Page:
BY TAYLOR ROBINSON
I’ve heard more than one person say it. Even I’ve said it. Five words can sum up some people’s view toward voting in elections, “My vote does not matter.” With that attitude, you’re right. I had the same attitude until I decided it would be better to vote than not to and then complain about who got elected. I had two choices when I turned 18: one being I could either get registered, a right we fought and struggled for or two, continue to let others determine who gets to make decisions for my life and well-being.
I got informed and I voted. Now six years later and well into the 2016 presidential campaign, I’m faced with another decision about whether or not to be informed on the major candidates and the choice to vote next November.
For too long, it seems that an idea’s been planted in our brains that only people with money make the decisions on who gets to run the country and that talking about politics is some kind of taboo. That’s exactly what they want you to think…is that okay with you?
Me neither. It all boils down to the fact that no matter our race, gender, sexual orientation, or whatever, we all share the same basic human needs. We all deserve food, clean water, shelter, education, healthcare, steady employment, and the list goes on.
The longer we don’t speak out about what happens to us as individuals and as a country, the raspier our voices get until we’ve forgotten how to speak completely.
No one can tell you who to vote for when the primaries come around. No one can tell you to be democrat, republican, liberal, or other. These decisions are your decisions. There may be a lot to learn with the number of known candidates running for president, over 20 among the parties, but the information is out there.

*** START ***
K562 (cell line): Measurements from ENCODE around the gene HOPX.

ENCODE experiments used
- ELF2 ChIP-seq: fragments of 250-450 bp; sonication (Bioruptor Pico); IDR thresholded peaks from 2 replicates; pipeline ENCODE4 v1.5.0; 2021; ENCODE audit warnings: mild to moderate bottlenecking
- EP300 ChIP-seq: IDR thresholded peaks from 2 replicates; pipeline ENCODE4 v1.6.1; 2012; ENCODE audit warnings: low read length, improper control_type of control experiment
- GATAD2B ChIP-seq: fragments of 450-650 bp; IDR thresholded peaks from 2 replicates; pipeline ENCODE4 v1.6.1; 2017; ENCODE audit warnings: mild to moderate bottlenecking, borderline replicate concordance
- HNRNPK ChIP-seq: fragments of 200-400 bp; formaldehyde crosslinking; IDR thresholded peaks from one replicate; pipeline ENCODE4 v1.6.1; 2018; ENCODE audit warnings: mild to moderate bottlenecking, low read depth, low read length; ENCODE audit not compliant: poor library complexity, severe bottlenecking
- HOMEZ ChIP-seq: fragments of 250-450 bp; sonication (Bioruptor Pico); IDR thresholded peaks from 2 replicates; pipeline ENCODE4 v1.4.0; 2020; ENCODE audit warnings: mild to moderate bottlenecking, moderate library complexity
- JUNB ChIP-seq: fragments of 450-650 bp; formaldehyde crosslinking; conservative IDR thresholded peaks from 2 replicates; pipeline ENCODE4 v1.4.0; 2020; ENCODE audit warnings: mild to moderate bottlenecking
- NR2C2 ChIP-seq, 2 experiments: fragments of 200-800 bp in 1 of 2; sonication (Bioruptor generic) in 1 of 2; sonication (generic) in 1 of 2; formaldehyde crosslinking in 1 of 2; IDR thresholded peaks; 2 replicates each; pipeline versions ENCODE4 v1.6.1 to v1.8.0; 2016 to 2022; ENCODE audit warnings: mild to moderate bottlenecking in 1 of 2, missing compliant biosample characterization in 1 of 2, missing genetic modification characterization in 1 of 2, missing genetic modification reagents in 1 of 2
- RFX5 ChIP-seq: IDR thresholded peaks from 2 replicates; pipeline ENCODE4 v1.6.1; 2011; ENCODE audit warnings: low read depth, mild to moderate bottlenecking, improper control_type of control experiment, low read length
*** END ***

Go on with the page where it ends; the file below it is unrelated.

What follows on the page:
Google a few names, watch some insightful YouTube videos, learn their positions on the issues most important to you and what affects you the most. What are their stances on free tuition in higher education? What are they doing to cut taxes so that it takes less money out of your paycheck and puts more food in the fridge? How are they handling the income inequality amongst the classes? Believe it or not, we’re getting to that age where these decisions are really going to affect us and the generations after us. We’re the generations that get to change what’s going on if we don’t like it, but only if we want to change it.
In Michigan, we’re pretty lucky and don’t have as many voting restrictions that other states have adopted, especially since the Supreme Court’s decision in 2013 to take out a key provision of the Voting Rights Act of 1965. Essentially, it makes it more difficult for minorities to vote, expands voting restrictions including needing a voter ID, and more.
In Michigan, if you don’t have a voter ID you simply sign an affidavit, can cast your ballot, and it counts just like someone with a valid ID. To register to vote in Michigan, you must be a U.S. citizen, be 18 years old by Election Day, be a resident of Michigan, and be a resident of the city or township where you’re applying to register to vote. Visit www.michigan.gov for more information about voting.
President Barack Obama declared Sept. 22 of this year National Voter Registration Day. On this day there will be volunteers around the country helping people register, educating those who are already registered, and spreading the word about the importance of your vote and how much it really does matter. Visit www.nationalvoterregistrationday.org for more information.